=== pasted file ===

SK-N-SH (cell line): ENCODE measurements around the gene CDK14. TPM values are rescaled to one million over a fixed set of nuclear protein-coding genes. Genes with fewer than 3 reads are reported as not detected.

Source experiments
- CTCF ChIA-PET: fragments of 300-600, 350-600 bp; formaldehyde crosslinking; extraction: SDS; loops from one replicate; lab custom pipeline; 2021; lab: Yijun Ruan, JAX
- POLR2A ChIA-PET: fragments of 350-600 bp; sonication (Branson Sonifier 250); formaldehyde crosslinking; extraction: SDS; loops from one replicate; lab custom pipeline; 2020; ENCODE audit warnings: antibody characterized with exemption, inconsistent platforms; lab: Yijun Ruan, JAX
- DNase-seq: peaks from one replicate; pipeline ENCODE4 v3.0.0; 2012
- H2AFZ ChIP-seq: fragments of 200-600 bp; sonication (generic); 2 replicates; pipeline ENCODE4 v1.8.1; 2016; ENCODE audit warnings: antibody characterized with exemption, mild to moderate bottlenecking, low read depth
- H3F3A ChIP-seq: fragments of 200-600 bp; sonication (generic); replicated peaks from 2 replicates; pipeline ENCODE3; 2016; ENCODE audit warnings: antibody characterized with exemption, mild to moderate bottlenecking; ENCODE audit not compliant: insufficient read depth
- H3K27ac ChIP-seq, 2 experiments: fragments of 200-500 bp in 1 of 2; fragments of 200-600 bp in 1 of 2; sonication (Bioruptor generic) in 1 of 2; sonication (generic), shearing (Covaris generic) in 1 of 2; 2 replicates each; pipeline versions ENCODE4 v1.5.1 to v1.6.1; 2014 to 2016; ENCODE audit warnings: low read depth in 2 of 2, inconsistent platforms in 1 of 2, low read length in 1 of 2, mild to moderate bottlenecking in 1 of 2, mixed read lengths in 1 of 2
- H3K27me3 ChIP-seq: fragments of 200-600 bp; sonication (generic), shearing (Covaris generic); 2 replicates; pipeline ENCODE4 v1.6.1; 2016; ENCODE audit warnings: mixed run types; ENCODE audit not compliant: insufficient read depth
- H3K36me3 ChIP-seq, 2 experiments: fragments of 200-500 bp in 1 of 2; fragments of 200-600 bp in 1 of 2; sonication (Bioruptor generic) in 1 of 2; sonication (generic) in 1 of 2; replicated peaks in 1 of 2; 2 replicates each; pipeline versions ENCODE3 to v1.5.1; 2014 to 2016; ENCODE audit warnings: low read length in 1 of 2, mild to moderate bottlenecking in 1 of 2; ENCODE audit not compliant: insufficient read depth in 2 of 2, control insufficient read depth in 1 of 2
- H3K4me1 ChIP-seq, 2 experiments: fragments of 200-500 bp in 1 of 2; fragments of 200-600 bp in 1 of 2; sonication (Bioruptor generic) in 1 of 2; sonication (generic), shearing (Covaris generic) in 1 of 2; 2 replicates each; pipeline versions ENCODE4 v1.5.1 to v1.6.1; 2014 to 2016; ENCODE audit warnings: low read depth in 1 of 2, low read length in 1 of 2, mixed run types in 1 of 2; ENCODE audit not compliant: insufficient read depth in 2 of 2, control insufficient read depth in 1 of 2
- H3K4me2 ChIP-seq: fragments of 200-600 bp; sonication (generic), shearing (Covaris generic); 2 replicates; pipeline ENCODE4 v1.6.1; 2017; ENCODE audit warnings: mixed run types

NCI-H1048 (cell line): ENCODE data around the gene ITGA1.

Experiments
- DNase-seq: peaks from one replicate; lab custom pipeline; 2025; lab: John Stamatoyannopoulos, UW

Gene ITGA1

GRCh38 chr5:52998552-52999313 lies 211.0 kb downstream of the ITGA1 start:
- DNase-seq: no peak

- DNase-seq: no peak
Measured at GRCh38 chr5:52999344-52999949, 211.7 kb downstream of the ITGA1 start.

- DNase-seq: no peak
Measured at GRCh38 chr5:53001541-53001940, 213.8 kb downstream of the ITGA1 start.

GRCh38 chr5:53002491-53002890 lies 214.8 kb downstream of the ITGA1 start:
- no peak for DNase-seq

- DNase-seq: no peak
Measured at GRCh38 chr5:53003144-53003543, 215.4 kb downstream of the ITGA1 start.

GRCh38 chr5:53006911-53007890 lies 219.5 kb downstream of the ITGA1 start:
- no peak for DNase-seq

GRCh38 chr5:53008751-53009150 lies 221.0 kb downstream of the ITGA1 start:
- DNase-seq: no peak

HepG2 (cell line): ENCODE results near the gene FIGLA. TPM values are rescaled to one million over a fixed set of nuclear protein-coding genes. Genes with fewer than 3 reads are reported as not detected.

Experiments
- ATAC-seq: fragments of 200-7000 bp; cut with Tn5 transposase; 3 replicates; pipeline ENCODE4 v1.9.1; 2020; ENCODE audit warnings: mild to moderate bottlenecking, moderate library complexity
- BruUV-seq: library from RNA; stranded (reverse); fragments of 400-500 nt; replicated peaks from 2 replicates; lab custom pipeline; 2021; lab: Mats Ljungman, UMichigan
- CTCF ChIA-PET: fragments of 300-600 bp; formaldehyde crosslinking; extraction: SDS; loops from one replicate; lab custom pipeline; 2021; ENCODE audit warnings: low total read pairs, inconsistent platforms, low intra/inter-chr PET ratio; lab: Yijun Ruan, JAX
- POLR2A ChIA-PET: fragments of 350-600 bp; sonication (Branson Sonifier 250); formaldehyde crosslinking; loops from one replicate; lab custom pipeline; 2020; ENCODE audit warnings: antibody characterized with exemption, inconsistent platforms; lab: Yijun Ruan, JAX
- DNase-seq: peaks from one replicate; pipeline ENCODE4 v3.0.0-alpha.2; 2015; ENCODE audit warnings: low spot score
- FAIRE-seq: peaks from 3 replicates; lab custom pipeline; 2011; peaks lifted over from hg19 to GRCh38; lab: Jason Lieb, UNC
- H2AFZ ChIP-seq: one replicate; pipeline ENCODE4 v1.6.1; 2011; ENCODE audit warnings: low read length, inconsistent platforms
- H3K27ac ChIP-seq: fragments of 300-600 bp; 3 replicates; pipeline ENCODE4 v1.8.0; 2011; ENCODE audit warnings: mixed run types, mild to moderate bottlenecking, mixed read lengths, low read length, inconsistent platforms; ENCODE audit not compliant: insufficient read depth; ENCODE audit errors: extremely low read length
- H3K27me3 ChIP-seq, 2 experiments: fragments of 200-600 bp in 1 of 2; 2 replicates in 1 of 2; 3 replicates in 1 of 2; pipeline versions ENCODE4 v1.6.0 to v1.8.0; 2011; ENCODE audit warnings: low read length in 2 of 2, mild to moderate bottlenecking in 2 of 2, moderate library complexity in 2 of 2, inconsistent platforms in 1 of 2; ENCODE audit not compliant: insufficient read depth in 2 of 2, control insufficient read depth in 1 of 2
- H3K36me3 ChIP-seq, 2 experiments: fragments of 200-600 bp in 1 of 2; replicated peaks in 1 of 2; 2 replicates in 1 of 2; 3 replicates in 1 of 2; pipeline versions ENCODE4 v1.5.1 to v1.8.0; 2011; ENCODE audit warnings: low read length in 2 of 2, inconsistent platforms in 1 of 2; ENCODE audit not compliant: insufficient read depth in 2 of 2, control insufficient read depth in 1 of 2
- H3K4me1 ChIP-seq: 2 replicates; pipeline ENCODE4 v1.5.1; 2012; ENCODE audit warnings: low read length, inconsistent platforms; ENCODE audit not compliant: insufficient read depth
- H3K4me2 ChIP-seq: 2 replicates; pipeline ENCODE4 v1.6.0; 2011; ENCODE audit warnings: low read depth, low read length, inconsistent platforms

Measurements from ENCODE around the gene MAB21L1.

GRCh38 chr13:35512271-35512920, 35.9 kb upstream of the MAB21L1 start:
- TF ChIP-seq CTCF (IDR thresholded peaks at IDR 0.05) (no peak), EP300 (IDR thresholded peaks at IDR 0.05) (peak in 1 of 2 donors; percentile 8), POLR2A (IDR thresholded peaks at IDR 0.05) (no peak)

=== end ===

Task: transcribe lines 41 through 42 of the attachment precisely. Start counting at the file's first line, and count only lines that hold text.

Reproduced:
- H3K27me3 ChIP-seq, 2 experiments: fragments of 200-600 bp in 1 of 2; 2 replicates in 1 of 2; 3 replicates in 1 of 2; pipeline versions ENCODE4 v1.6.0 to v1.8.0; 2011; ENCODE audit warnings: low read length in 2 of 2, mild to moderate bottlenecking in 2 of 2, moderate library complexity in 2 of 2, inconsistent platforms in 1 of 2; ENCODE audit not compliant: insufficient read depth in 2 of 2, control insufficient read depth in 1 of 2
- H3K36me3 ChIP-seq, 2 experiments: fragments of 200-600 bp in 1 of 2; replicated peaks in 1 of 2; 2 replicates in 1 of 2; 3 replicates in 1 of 2; pipeline versions ENCODE4 v1.5.1 to v1.8.0; 2011; ENCODE audit warnings: low read length in 2 of 2, inconsistent platforms in 1 of 2; ENCODE audit not compliant: insufficient read depth in 2 of 2, control insufficient read depth in 1 of 2